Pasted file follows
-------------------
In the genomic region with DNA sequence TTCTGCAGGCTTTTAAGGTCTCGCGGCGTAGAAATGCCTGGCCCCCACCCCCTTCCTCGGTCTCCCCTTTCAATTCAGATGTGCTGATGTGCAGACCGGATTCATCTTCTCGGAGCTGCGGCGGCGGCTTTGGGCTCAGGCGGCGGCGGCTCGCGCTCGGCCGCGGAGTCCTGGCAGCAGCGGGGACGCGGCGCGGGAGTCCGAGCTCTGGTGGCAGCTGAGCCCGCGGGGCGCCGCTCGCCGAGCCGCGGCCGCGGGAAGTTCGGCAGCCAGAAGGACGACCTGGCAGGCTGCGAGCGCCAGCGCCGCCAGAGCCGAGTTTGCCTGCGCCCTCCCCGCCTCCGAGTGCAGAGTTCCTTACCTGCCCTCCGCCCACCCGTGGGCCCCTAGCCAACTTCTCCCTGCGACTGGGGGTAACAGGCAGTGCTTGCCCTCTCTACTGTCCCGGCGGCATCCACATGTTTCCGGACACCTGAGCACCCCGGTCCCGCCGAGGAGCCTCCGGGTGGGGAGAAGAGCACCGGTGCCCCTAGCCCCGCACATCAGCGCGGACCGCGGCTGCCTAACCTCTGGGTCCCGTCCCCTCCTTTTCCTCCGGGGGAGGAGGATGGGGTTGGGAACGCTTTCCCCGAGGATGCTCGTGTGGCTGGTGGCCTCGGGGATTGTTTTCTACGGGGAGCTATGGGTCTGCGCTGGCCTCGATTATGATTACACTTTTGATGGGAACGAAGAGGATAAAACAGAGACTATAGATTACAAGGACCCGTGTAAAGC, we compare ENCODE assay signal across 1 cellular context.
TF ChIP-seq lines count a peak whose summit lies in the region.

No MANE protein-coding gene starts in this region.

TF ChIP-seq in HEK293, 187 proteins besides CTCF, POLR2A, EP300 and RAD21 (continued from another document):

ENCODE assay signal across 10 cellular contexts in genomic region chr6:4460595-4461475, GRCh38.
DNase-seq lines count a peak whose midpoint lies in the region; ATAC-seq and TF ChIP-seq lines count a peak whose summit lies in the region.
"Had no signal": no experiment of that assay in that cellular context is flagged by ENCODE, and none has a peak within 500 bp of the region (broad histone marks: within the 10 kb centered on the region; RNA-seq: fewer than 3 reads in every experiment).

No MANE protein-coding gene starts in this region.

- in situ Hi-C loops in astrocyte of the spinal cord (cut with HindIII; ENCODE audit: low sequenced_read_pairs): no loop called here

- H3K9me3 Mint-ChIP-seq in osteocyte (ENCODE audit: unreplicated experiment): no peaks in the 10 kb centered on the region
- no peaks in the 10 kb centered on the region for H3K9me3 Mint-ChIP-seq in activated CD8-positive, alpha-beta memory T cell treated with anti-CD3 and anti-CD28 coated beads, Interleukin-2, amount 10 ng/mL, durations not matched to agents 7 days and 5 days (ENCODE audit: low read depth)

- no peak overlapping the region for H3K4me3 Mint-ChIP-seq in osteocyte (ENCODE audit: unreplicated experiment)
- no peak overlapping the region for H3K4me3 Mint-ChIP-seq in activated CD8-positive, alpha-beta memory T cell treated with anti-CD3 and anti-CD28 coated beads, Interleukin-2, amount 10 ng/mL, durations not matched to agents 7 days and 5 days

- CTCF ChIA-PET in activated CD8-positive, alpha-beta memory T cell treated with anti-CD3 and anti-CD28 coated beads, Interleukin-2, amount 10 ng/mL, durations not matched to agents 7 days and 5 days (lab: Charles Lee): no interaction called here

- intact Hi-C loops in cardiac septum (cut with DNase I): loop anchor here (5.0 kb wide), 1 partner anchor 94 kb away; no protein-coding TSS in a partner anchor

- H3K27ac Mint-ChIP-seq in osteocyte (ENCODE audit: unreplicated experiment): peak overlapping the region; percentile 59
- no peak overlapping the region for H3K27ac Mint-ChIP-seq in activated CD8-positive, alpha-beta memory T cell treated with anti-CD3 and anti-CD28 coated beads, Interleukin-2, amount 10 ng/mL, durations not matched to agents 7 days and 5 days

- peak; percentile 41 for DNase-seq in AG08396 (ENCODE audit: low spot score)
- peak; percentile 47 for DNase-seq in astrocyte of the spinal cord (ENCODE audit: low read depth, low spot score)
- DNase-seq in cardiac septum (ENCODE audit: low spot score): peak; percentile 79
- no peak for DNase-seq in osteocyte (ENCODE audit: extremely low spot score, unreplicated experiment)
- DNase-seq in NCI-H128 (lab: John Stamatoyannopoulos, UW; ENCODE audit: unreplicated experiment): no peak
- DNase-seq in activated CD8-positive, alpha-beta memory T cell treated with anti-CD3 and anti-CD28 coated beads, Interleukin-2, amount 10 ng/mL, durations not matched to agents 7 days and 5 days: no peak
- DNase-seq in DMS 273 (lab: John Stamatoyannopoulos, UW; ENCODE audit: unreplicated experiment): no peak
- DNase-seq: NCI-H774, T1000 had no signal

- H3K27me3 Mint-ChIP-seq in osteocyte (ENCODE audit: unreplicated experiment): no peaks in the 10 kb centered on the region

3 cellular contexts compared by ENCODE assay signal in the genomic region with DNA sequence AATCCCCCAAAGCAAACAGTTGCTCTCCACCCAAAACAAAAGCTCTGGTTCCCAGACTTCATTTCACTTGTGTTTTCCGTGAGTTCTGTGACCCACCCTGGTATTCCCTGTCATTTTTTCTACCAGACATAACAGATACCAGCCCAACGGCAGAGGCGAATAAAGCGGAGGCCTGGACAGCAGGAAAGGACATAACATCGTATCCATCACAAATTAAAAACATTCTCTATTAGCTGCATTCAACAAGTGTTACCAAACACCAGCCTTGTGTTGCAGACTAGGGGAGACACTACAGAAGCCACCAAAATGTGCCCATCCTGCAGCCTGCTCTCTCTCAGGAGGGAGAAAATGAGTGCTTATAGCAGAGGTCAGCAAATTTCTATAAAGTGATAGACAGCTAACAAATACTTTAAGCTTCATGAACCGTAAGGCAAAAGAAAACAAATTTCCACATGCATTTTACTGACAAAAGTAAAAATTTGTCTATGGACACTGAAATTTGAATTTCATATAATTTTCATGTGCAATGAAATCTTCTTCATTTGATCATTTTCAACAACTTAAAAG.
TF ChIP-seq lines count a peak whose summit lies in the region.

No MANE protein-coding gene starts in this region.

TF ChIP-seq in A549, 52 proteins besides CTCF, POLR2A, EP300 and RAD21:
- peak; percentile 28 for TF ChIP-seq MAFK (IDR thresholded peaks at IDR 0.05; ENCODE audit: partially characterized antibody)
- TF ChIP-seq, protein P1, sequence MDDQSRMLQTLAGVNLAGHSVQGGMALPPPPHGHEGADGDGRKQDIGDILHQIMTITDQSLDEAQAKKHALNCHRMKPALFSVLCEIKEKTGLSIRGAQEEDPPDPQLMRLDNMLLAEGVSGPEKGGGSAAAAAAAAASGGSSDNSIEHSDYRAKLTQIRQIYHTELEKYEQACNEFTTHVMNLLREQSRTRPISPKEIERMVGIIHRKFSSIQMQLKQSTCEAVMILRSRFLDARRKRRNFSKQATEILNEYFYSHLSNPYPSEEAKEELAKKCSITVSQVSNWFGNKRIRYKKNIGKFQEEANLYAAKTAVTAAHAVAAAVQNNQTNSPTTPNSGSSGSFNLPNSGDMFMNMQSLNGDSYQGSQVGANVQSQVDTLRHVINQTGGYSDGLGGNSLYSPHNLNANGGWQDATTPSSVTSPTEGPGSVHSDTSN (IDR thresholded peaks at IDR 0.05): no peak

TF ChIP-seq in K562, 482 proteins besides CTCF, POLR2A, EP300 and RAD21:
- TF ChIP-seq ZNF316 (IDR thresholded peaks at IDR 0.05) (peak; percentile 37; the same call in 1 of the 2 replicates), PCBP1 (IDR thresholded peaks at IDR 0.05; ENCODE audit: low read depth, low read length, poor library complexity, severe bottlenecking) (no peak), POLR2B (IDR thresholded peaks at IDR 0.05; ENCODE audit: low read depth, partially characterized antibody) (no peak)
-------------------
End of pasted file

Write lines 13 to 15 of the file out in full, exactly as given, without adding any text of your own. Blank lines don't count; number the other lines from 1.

- no peak overlapping the region for H3K4me3 Mint-ChIP-seq in activated CD8-positive, alpha-beta memory T cell treated with anti-CD3 and anti-CD28 coated beads, Interleukin-2, amount 10 ng/mL, durations not matched to agents 7 days and 5 days

- CTCF ChIA-PET in activated CD8-positive, alpha-beta memory T cell treated with anti-CD3 and anti-CD28 coated beads, Interleukin-2, amount 10 ng/mL, durations not matched to agents 7 days and 5 days (lab: Charles Lee): no interaction called here

- intact Hi-C loops in cardiac septum (cut with DNase I): loop anchor here (5.0 kb wide), 1 partner anchor 94 kb away; no protein-coding TSS in a partner anchor